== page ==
Abstract: In observational studies subjects may self select, thereby creating a biased sample. Such problems arise frequently, for example, in astronomical, biomedical, animal, and oil studies, survey sampling and econometrics. For a typical subject, let Y denote the value of interest and suppose that Y has an unknown density function f. Further, let w(y) denote the probability that the subject includes itself in the study given Y=y. Then the conditional density of Y given that it is observed is f* (y)=w(y)f(y)/k, where k is a normalizing constant. The problem of estimating w and f from a biased sample X1,...,Xn independently from f* is considered when f is known to belong to a parametric family, say f=fθ, where θ is a vector of unknown parameters, and w is assumed to be non-decreasing. An algorithm for computing the maximum likelihood estimator of (w,θ) is developed, and consistency is established. Simulations are used to show that our method is feasible with moderate sample size, and applications to animal and oil data are given.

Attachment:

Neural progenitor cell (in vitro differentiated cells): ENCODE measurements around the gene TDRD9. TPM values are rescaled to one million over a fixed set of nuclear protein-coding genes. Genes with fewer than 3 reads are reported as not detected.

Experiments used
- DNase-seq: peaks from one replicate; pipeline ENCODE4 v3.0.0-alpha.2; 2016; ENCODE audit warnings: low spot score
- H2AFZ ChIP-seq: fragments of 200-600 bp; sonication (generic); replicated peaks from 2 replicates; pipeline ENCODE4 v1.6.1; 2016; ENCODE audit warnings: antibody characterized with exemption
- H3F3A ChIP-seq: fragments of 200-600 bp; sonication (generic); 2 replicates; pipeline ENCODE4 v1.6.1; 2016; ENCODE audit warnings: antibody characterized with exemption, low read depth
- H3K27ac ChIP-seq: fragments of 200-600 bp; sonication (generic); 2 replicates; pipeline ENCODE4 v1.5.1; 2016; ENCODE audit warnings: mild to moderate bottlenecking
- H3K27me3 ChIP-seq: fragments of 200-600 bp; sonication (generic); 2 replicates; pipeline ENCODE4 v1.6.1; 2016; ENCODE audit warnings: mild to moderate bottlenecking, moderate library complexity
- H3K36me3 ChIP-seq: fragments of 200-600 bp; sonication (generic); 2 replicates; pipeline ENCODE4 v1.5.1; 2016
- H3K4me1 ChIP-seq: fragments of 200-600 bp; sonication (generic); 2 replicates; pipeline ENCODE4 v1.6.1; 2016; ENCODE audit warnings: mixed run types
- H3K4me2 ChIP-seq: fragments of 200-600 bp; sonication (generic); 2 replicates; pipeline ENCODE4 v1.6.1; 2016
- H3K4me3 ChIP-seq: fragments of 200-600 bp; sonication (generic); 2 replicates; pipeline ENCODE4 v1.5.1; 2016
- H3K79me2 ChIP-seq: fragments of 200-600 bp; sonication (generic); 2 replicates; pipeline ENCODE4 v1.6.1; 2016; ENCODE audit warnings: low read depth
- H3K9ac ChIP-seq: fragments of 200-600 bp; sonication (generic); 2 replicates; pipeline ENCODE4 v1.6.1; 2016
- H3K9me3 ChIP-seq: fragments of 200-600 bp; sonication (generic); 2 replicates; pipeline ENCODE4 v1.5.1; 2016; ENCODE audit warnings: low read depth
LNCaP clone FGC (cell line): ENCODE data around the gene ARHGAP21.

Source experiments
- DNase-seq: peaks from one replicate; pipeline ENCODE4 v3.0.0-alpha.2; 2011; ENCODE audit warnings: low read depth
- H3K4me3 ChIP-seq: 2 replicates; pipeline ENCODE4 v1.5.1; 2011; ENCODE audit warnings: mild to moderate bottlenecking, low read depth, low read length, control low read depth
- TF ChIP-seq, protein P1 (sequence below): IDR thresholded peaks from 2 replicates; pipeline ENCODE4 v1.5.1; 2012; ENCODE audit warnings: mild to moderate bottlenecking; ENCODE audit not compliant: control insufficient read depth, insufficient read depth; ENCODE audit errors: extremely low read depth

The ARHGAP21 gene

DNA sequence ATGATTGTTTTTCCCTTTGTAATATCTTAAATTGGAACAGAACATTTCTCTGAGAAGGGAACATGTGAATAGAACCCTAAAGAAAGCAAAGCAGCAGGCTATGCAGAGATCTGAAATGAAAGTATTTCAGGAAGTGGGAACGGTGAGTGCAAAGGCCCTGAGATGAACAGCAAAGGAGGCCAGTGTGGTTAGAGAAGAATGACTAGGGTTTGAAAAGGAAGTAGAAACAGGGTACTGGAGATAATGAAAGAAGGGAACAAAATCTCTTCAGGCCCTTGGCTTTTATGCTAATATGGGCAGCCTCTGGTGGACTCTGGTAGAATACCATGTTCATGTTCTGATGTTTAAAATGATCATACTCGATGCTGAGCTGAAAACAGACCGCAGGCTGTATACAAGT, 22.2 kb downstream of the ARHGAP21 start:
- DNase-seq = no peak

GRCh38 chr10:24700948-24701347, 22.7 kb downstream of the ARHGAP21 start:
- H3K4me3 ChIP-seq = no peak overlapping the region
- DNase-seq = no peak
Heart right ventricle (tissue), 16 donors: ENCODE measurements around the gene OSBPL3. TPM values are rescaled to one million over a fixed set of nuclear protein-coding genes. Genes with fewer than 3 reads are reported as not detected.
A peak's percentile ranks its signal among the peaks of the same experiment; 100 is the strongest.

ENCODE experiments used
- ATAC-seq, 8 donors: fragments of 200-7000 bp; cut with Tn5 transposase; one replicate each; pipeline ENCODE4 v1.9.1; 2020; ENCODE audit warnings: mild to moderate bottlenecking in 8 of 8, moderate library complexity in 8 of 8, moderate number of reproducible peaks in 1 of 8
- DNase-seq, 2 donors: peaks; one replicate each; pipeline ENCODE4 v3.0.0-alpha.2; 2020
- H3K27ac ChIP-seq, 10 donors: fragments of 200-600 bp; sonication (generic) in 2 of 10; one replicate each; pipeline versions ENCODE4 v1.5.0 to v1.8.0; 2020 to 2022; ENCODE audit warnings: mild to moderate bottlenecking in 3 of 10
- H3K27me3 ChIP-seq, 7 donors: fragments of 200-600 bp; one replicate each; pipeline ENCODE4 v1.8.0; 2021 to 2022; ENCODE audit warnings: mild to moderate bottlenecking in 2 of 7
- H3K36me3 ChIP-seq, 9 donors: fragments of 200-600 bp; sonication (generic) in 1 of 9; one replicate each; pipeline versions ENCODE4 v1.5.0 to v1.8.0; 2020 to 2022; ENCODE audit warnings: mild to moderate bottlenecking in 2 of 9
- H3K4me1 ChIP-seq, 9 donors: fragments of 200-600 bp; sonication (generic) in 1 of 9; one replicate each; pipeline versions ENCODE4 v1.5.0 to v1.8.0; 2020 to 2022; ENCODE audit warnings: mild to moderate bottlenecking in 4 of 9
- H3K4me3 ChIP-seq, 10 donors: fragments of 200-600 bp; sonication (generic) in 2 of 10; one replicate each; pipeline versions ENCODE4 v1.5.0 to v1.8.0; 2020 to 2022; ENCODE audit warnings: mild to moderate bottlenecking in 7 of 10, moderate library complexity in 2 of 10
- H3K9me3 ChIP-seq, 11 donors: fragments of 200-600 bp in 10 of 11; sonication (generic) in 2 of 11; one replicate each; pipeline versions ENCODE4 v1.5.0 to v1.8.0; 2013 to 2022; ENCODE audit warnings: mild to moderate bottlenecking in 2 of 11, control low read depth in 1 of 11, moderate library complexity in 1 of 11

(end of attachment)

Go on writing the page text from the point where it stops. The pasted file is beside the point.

Key words and phrases: Animal and oil data, convergence, consistency, EM algorithm, incomplete sample, maximum likelihood estimates, MM algorithm, selection bias, simulations.